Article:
The third stage in the process involves grinding clinker into a fine powder, that is, into cement. During this stage, clinker is fed into the cement mill with gypsum and other additives, then ground to a specified fineness. The produced cement is then stored in bulk in cement silos. As cement, by nature, is sensitive to moisture, it must not be stored for a long period of time.

Cement industry in the world

  • United States of America
  • Mexico
  • Brazil
  • Spain
  • Germany
  • Italy
  • Egypt
  • Turkey
  • Saudi Arabia
  • Iran
  • Pakistan
  • India
  • China
  • Russia
  • Thailand
  • Vietnam
  • Indonesia
  • Japan
  • South Korea

Since cement is an extremely widely used material, cement production is a major industry in the world. The largest cement producing country is China, but India, the United States, Turkey and Brazil are also major cement producing countries.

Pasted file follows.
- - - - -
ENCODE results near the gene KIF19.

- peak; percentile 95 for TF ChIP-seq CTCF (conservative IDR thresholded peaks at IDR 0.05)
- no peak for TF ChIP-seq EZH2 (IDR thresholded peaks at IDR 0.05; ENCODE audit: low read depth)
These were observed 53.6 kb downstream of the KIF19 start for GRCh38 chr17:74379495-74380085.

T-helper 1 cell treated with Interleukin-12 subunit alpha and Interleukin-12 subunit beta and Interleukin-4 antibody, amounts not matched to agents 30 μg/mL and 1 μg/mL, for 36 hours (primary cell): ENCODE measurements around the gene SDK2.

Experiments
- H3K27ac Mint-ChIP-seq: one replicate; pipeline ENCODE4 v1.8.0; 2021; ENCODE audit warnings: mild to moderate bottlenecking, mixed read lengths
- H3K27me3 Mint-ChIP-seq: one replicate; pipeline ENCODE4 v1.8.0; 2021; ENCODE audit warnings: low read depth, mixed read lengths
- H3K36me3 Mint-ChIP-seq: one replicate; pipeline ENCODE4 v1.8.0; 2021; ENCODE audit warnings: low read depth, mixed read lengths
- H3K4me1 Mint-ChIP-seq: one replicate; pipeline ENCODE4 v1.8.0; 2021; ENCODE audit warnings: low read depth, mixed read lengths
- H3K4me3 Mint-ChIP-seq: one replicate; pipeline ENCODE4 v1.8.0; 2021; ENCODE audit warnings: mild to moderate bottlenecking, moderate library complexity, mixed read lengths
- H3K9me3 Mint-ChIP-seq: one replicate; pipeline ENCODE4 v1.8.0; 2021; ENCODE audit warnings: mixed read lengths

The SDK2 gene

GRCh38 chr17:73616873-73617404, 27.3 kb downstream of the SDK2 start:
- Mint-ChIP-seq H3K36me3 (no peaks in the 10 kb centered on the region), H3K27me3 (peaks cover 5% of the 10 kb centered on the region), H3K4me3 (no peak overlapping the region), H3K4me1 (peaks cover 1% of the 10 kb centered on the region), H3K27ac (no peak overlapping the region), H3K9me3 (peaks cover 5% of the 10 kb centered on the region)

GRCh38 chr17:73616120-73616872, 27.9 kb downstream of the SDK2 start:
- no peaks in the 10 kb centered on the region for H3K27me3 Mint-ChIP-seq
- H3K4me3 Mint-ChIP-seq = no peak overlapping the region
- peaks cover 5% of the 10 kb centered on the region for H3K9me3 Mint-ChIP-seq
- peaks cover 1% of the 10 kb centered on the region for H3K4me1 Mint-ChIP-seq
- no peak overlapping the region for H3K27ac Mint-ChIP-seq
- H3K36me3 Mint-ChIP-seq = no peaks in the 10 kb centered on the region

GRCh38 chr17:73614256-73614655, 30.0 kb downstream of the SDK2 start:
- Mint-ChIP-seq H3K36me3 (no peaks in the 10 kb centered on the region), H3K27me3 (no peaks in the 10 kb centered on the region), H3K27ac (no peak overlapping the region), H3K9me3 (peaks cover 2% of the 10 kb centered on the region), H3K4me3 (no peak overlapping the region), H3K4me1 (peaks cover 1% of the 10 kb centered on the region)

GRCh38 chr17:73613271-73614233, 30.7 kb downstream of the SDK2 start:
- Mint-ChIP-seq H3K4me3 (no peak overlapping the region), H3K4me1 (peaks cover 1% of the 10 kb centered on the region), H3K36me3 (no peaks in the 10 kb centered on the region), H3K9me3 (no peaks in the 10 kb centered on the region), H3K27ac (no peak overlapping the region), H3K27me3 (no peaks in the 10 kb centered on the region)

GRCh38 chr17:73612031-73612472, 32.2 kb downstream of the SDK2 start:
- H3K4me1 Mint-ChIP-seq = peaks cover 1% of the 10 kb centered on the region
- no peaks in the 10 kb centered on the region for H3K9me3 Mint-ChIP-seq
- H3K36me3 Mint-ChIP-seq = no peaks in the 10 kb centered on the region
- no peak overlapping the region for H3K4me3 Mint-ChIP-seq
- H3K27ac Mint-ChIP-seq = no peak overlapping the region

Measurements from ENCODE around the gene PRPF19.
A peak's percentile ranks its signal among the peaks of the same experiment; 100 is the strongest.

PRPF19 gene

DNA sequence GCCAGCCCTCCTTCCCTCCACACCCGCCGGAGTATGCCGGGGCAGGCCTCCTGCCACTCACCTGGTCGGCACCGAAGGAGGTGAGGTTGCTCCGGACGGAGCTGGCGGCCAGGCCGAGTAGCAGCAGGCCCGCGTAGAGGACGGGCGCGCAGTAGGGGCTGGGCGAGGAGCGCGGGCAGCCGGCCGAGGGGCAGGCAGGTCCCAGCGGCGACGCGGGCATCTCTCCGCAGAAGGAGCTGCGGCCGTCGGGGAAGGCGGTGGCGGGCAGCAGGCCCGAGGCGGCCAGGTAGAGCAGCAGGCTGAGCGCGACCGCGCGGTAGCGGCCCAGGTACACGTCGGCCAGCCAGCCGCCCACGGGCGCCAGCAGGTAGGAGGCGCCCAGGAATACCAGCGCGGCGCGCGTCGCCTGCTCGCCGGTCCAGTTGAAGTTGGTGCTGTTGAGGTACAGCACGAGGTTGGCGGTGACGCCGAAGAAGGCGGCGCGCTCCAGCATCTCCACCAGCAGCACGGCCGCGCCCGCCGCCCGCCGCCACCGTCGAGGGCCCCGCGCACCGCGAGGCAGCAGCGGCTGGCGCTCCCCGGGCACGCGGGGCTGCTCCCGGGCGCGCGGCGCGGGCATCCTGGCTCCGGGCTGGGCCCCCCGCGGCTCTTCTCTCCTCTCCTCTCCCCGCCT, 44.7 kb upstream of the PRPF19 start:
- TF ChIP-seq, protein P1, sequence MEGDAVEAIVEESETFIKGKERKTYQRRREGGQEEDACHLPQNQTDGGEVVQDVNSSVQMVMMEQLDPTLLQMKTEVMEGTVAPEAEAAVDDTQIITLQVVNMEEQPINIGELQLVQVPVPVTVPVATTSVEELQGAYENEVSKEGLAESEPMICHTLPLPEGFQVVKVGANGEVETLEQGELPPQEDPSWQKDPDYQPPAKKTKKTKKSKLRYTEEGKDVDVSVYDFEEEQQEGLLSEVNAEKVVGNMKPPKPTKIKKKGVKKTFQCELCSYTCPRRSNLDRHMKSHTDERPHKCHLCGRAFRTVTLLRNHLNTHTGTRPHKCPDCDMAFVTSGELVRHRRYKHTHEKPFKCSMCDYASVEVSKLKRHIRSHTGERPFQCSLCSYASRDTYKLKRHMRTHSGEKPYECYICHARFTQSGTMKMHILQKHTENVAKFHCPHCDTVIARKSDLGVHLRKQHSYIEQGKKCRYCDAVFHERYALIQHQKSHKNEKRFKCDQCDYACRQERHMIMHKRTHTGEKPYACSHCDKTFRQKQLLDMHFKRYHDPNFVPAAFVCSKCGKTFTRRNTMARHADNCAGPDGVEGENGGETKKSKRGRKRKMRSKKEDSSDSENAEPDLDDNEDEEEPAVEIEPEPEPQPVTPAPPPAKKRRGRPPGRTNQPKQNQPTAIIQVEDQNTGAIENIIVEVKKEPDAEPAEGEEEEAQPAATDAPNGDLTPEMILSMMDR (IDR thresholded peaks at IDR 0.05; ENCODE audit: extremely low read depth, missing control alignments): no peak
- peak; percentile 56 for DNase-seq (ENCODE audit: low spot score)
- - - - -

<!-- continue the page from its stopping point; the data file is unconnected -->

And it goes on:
Environmental pollution

  • clay pit - Raw materials are excavated in open-pit mines.
  • limestone quarry - Raw materials are excavated in open-pit mines.
  • cement production
  • concrete production
  • construction
  • sand mine - Raw materials are excavated in open-pit mines.
  • greenhouse gases

Cement production has a number of harmful environmental effects at all stages of the process. The quarries destroy large areas of wildlife habitat and cause various types of harmful emissions, including noise, vibration and dust pollution. Equipment to reduce dust emissions is increasingly used by cement factories.

The various chemical and heating processes result in carbon dioxide emissions. Approximately 10% of global CO₂-emissions are the result of cement production. Carbon dioxide released into the air increases the greenhouse effect and thereby the rise in the average temperature of the atmosphere. Global warming is a serious threat to our planet's future.